Peace Corps Writers
Talking with . . .
Karl Luntta

Know It by Heart

An interview by John Coyne
KARL LUNTTA WENT TO BOTSWANA as a PCV in 1977 where he taught mathematics forPrinter friendly version three years. He then became a training contractor and acting Associate Peace Corps Director in ten more countries in Africa, the South Pacific, and the Caribbean. Since coming home he has been a travel writer, newspaper columnist, and now is Director of Media Relations at the University at Albany, State University of New York.
     Karl has been a supporter of our earlier newsletter, RPCV Writers & Readers, and this website from the beginning, and with the help of this networking of Peace Corps writers found his agent and the publisher of his new book, Know it by Heart. I thought it was about time to talk to Karl about his writing life and his years in the Peace Corps.
  What was your Peace Corps assignment?
    I taught secondary school in Botswana, 1978 through 1980.
     I then worked for Peace Corps/Botswana as a trainer, running programs for newly arrived Volunteers, and eventually worked in Togo for the old Regional Training and Resource Office (RTRO), and in Gabon, Cameroon, Fiji, the Solomon Islands, Kiribati, Western Samoa, and the Caribbean. I stayed overseas for about a dozen years.
   Where are you from, what college did you go to?
I’m from East Hartford, Connecticut, the nonfictional town in which Know it by Heart takes place. I went to Central Connecticut State College, where I studied mathematics, which got me to Africa as a teacher.
Did you do much writing when you were overseas?
I had time to write during my overseas years, and made use of it. I wrote constantly — but never published a thing. I’d tried to get some very bad poetry published while I was in college, with the predictable results, and I knew I had some work to do. Looking back on those poems today, I apparently had a great deal of work to do. But while overseas, I wrote short stories and filled journals with ideas for stories — all Volunteers are encouraged by the Peace Corps to keep journals, diaries, etc. and many do.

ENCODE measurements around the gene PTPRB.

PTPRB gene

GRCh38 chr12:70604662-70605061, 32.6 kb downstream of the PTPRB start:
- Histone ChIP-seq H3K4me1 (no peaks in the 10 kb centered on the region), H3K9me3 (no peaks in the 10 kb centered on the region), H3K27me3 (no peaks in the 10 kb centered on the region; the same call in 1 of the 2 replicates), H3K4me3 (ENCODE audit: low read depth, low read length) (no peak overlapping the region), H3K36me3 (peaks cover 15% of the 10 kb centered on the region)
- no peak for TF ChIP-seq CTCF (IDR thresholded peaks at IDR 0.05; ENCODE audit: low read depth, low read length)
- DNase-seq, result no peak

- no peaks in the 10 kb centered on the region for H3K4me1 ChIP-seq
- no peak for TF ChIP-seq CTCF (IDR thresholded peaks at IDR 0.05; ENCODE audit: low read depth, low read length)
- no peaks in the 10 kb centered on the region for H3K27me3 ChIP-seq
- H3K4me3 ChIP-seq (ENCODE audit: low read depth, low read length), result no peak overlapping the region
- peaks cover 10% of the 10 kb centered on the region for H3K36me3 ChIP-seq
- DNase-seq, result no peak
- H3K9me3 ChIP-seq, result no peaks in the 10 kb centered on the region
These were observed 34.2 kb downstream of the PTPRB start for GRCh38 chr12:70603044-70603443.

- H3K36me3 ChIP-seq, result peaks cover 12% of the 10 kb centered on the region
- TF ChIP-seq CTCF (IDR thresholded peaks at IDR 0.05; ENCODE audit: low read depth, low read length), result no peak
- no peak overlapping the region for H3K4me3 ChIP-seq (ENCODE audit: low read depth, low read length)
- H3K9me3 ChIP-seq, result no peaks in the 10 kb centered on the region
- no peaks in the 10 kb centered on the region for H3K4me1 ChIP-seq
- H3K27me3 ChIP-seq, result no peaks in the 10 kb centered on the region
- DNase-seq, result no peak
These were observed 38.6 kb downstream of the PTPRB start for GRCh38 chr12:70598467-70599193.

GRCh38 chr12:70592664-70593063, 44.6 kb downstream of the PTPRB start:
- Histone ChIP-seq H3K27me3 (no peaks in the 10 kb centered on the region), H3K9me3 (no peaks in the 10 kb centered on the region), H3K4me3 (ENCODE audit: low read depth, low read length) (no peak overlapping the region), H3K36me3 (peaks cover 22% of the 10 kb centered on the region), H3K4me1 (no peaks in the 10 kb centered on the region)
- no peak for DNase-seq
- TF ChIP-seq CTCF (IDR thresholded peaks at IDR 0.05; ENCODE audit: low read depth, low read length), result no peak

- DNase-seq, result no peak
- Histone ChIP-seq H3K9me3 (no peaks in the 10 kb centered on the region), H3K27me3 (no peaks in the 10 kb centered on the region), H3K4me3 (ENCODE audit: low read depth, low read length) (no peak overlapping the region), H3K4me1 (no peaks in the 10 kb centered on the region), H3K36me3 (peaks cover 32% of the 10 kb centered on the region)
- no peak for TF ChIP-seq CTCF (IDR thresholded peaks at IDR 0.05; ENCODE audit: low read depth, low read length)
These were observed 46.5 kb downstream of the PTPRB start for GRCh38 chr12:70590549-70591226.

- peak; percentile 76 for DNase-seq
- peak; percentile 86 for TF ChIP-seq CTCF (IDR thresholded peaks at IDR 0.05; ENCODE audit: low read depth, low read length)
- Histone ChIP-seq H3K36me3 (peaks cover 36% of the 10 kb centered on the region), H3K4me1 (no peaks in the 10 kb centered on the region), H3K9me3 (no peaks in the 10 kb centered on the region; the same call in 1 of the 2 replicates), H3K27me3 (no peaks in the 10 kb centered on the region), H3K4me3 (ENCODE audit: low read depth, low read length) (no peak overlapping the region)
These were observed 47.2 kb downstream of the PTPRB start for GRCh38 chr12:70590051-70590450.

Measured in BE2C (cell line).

At one point I had filled so many journals I decided to send some home. I packed up a box of them and, unfortunately, sent it to the States by overland mail — you know the rest of the story. It never made it. But even though I lost the writing itself, just having produced it, having spent time staring down so many blank pages, was extremely valuable.
What was your first paid writing assignment, and how did you get it?
After returning home, I began to pitch feature article ideas to the paper in my area, the Cape Cod Times. I think one of the first that clicked concerned the growing number of women over the age of 40 having a child for the first time. I continued to write articles and started a column on the feature page of the paper, all the while somewhat lost — I’d been gone for many years and my culture shock was disconcerting. So I looked for ways to get back to the comfort level I’d had overseas and to combine that with writing. I became a travel writer. I pitched an idea on Africa to a publisher of travel books, and they rejected it, but in its place they suggested I write a guide to Jamaica, which I quite happily did; it’s now in its fourth edition.
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